Yemen: Sad Reflections


February 19, 2013: Details surfaced of a UAV attack last month where the top cleric for al Qaeda in Yemen was killed. Nasser al Wuhayshi actually escaped the initial missile attack on his convoy and fled to the nearby hills. But a second missile got him as he sought shelter. There have been three times as many UAV attacks in Yemen this year (53) compared to the same period last year (18).

Western media recently went public about U.S. UAVs operating from a Saudi Arabian air base. The Saudi government said nothing and there was not much response from average Saudis. Since the large number of Islamic terrorist attacks in Iraq during 2004-8, Al Qaeda and Islamic terrorism have lost their appeal to most Arabs. American UAVs killing al Qaeda men, especially leaders, is seen as a good thing.

Iran denies any involvement in smuggling weapons into Yemen but there is now enough evidence against Iran that the UN is joining the investigation.

Most Yemenis are dismayed at how their revolution turned out. While the corrupt Salehs are gone, they have been replaced by another bunch of corrupt (if somewhat less so) politicians. Arabs don’t like to think about what would have to change to eliminate the corruption, which many must now admit is the root cause of most of the problems in the region.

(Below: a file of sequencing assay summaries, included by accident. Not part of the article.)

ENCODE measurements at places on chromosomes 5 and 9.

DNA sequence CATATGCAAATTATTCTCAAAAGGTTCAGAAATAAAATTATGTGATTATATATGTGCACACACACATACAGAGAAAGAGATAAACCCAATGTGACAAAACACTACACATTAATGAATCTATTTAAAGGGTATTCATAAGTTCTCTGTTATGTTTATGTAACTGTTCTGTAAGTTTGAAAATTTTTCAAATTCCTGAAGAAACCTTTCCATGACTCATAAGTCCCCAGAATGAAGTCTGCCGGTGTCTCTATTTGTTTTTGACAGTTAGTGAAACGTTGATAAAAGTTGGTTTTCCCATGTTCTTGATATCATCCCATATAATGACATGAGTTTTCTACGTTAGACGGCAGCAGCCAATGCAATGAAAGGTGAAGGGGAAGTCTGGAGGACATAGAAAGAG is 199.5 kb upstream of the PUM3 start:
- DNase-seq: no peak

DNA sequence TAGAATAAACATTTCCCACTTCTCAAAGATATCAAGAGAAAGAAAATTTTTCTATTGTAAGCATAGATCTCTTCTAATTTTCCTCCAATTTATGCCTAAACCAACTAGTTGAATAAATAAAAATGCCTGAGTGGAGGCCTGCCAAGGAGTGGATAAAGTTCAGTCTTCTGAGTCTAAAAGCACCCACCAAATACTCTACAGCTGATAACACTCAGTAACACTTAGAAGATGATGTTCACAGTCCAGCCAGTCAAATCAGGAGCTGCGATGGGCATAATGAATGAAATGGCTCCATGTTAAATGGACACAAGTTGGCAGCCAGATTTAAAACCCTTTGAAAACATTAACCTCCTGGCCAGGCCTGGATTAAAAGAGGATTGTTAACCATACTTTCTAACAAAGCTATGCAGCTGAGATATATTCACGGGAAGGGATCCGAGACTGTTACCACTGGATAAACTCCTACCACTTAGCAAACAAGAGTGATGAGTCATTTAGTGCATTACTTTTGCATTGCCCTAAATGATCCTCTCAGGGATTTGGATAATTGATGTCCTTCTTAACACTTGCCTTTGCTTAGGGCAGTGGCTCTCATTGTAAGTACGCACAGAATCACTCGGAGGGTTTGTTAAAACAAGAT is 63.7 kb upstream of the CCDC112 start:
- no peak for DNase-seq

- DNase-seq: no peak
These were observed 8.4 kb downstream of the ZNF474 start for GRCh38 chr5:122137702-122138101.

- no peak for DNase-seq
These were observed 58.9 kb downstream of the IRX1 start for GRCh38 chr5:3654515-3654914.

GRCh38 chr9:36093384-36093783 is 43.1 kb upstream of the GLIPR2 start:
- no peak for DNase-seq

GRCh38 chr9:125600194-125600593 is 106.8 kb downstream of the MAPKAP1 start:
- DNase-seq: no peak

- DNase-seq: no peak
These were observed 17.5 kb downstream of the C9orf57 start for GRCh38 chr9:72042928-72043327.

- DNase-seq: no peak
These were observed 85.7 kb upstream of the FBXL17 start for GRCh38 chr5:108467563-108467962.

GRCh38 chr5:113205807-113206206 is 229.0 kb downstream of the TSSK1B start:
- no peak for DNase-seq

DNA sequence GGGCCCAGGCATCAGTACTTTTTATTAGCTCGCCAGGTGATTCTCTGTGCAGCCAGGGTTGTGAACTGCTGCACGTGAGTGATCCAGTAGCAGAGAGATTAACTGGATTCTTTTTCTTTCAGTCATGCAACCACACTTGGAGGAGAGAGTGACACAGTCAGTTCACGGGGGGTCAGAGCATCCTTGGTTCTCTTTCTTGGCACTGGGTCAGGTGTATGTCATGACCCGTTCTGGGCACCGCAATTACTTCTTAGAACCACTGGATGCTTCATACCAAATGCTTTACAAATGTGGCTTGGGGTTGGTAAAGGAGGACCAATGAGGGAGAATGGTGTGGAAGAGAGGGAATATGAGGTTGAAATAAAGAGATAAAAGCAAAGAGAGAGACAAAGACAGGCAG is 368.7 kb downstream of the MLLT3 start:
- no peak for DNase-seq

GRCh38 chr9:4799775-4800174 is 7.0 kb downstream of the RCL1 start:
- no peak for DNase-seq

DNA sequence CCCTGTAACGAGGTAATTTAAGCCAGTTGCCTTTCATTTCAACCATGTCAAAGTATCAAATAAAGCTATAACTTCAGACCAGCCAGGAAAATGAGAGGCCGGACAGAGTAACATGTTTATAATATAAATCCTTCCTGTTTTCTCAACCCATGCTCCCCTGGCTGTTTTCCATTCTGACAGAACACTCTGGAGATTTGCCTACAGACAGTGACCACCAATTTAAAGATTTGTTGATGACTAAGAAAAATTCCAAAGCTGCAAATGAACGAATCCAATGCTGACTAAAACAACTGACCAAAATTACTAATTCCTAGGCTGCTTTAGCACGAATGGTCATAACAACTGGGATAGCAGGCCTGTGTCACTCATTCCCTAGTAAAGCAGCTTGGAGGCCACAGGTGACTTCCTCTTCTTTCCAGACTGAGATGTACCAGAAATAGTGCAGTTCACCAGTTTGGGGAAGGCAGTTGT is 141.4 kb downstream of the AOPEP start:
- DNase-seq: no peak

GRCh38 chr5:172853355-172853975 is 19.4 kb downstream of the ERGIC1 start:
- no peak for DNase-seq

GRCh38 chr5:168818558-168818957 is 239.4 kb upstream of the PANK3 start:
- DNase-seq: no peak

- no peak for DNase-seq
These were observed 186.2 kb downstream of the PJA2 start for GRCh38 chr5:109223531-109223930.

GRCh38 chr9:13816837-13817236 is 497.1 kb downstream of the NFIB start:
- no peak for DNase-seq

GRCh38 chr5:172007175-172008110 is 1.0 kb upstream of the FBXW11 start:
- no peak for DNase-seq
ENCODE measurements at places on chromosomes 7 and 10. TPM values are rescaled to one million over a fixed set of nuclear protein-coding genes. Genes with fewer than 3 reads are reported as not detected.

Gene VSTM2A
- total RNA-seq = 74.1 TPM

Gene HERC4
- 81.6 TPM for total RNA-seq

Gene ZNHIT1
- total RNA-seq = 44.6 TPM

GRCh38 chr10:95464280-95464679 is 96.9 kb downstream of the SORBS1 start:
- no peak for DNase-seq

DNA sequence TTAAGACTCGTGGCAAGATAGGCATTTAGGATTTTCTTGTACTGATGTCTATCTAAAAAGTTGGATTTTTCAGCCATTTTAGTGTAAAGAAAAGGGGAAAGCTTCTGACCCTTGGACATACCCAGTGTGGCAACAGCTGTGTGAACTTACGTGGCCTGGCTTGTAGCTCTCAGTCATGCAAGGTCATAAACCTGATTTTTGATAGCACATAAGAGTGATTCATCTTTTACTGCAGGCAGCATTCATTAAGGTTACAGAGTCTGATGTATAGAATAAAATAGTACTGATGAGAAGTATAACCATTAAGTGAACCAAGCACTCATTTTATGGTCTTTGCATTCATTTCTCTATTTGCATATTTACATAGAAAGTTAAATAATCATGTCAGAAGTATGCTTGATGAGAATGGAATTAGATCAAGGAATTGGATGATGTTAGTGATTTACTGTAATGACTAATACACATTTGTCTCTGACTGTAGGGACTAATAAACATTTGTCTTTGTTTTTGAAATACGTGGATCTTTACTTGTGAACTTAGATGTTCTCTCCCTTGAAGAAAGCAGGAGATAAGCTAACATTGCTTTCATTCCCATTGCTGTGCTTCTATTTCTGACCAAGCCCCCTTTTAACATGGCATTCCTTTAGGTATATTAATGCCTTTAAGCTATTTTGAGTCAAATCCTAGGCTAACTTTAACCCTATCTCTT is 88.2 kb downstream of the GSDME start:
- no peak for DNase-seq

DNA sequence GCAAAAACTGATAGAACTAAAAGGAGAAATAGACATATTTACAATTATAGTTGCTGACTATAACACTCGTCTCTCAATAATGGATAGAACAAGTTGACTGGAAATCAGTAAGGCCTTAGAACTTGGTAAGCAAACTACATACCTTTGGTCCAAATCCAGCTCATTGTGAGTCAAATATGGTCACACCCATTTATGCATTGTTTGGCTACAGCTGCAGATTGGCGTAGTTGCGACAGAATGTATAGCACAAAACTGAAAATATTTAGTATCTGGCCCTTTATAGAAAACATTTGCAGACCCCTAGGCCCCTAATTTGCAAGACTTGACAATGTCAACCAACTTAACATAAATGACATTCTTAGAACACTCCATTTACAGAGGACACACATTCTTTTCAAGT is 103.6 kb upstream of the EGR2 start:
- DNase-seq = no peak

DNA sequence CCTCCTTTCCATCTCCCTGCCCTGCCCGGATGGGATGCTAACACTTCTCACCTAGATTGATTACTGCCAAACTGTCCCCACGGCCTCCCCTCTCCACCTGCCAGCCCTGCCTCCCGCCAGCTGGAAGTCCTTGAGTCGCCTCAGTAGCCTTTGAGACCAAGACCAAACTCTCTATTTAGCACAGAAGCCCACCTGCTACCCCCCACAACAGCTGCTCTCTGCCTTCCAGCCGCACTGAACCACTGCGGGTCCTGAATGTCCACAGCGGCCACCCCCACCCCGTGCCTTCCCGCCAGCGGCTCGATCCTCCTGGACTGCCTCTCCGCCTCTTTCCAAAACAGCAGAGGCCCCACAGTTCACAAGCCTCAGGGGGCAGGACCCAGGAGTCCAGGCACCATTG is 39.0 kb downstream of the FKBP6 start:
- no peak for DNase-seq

February 17, 2013: Soldiers rescued a Dutch man kidnapped on the 13th.

February 13, 2013: A Dutch man was kidnapped by tribesmen in the west. This is the sixth foreigner taken in the last year.  

February 12, 2013: UN investigators accuse Iran of supplying arms dealers in Yemen, who smuggle weapons across the Gulf of Aden to Somaliland and Puntland and then south to Somalia and al Shabaab (and anyone else who can pay). Bribes get the weapons into and through Somaliland and Puntland.  

February 11, 2013: Separatist violence in the south left two dead.

February 8, 2013: A pipeline near the Red Sea was bombed again, halting the flow of oil and much needed income for the government. The 320 kilometer long pipeline extends from oil fields in Marib to the Red Sea terminal for export. Such attacks cost the government a billion dollars in lost revenue last year.


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